Aims The type 2 diabetic heart is metabolically abnormal, which has been implicated in decreased recovery of diabetic hearts post-ischaemia. We propose that reducing sarcolemmal fatty acid uptake, by inhibiting fatty acid translocase (FAT/CD36), may provide a novel mechanism to rebalance metabolism, and hypothesise this may improve function in the diabetic heart.
Methods Type 2 diabetic and control rat hearts were perfused under normoxia, hypoxia, and reoxygenation, with radioactive substrates for measurement of metabolism in the contracting heart. The FAT/CD36 inhibitor sulfo-N-succinimidyl oleate (SSO) was infused 5 min prior to hypoxia.
Results In normoxia, diabetic hearts had increased fatty acid oxidation rates (39%) and decreased glycolysis (59%) compared with controls. During hypoxia, fatty acid oxidation was suppressed to low levels in all hearts, however, diabetic hearts did not concomitantly upregulate anaerobic glycolysis to the same extent as controls. During reperfusion, metabolism returned to normoxic rates, but was accompanied by a 55% increase in myocardial lipids in diabetic hearts. Infusing SSO prior to hypoxia increased glycolysis in diabetic hearts. SSO reduced fatty acid oxidation rates in diabetic hearts to control levels at reoxygenation, accompanied by prevention of excess myocardial lipid deposition. These metabolic changes resulted in a 27% improvement in contractile recovery in diabetic hearts treated with SSO.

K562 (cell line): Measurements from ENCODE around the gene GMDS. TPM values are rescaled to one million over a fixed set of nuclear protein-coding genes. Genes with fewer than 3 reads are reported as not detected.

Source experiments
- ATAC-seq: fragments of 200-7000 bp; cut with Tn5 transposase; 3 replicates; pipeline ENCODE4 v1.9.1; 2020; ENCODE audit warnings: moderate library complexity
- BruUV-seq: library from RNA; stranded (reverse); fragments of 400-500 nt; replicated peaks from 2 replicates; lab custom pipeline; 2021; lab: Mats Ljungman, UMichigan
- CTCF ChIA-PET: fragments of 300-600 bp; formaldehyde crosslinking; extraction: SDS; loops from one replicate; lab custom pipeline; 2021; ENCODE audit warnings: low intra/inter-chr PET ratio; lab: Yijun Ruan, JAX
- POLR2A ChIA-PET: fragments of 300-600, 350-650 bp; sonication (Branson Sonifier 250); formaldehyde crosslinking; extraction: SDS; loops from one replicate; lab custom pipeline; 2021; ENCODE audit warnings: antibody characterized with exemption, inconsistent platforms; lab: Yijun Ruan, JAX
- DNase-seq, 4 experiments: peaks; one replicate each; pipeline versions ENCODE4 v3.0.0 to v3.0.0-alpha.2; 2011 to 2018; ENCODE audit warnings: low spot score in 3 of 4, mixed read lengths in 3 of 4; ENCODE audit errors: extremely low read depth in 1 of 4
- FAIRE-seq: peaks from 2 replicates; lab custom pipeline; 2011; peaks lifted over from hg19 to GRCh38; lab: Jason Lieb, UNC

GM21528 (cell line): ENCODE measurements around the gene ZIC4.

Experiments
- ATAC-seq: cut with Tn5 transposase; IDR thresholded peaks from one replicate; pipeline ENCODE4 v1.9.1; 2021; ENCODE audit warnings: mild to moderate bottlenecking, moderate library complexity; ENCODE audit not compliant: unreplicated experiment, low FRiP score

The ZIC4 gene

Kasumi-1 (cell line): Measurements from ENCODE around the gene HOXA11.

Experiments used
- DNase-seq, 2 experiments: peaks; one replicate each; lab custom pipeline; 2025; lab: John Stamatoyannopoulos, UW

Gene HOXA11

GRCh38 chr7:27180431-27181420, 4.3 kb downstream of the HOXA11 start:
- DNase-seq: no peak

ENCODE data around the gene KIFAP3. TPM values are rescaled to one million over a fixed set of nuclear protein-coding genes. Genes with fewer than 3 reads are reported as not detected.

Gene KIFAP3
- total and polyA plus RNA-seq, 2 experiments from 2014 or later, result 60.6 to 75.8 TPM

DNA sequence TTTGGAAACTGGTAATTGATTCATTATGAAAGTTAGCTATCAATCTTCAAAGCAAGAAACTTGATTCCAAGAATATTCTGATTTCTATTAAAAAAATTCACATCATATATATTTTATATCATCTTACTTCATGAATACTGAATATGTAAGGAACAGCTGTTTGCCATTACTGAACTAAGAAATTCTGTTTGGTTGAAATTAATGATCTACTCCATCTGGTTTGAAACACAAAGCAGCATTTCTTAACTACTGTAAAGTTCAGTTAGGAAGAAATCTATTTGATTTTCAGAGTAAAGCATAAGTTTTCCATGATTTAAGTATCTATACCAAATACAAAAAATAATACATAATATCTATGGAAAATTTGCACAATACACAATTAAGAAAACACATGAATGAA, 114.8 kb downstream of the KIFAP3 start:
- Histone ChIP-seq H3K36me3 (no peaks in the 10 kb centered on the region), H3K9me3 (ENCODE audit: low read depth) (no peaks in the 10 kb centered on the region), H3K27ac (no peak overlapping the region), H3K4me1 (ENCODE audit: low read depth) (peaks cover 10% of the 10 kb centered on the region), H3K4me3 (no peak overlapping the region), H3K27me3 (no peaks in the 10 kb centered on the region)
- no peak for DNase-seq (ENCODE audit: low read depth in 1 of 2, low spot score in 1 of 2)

Conclusions Diabetic hearts have limited metabolic flexibility when challenged with hypoxia, which can be rapidly rectified by reducing fatty acid uptake with the FAT/CD36 inhibitor, SSO. This novel approach provides a mechanism to prevent lipotoxicity and improve contractile function in the diabetic heart.